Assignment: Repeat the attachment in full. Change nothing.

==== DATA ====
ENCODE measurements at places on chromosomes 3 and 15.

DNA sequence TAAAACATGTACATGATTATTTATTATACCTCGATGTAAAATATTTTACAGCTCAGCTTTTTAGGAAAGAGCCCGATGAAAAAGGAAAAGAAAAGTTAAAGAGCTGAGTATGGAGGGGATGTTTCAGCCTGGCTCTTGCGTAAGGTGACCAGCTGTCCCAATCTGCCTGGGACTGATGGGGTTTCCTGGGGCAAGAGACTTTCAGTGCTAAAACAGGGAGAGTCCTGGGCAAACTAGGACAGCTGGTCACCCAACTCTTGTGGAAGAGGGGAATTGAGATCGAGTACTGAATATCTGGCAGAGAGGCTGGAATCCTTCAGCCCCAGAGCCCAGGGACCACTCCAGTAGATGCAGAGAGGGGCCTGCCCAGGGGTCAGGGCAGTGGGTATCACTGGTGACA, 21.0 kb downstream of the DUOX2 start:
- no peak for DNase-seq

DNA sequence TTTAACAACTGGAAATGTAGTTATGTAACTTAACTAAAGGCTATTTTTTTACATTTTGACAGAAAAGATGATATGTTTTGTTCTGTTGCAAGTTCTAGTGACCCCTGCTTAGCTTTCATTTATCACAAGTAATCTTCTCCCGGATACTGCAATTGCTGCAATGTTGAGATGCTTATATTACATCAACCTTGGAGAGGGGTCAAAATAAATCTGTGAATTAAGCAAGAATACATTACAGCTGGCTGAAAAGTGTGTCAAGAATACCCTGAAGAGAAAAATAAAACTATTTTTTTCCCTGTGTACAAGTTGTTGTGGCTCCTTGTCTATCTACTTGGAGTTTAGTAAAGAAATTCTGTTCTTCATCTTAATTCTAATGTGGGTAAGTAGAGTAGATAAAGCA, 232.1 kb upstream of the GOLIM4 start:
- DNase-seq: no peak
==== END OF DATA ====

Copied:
ENCODE measurements at places on chromosomes 3 and 15.

DNA sequence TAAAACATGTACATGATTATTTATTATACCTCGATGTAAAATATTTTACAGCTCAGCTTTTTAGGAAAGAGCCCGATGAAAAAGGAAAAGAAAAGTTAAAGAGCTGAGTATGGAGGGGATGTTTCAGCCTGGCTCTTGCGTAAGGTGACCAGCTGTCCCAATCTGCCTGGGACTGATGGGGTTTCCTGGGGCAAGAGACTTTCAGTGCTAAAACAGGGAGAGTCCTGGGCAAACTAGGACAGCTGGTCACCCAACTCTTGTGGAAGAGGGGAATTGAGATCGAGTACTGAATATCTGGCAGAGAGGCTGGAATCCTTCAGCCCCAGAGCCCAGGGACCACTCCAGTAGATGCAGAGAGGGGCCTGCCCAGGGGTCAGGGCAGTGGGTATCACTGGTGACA, 21.0 kb downstream of the DUOX2 start:
- no peak for DNase-seq

DNA sequence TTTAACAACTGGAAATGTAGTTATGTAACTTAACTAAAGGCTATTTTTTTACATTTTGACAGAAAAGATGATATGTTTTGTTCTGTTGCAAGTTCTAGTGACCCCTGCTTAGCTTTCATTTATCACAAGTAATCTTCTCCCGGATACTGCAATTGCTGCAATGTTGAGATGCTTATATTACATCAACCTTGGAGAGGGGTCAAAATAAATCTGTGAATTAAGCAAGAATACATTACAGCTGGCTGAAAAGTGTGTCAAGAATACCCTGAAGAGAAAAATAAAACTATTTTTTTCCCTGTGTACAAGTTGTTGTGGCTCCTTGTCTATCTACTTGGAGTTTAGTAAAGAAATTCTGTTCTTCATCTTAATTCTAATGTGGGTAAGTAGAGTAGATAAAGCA, 232.1 kb upstream of the GOLIM4 start:
- DNase-seq: no peak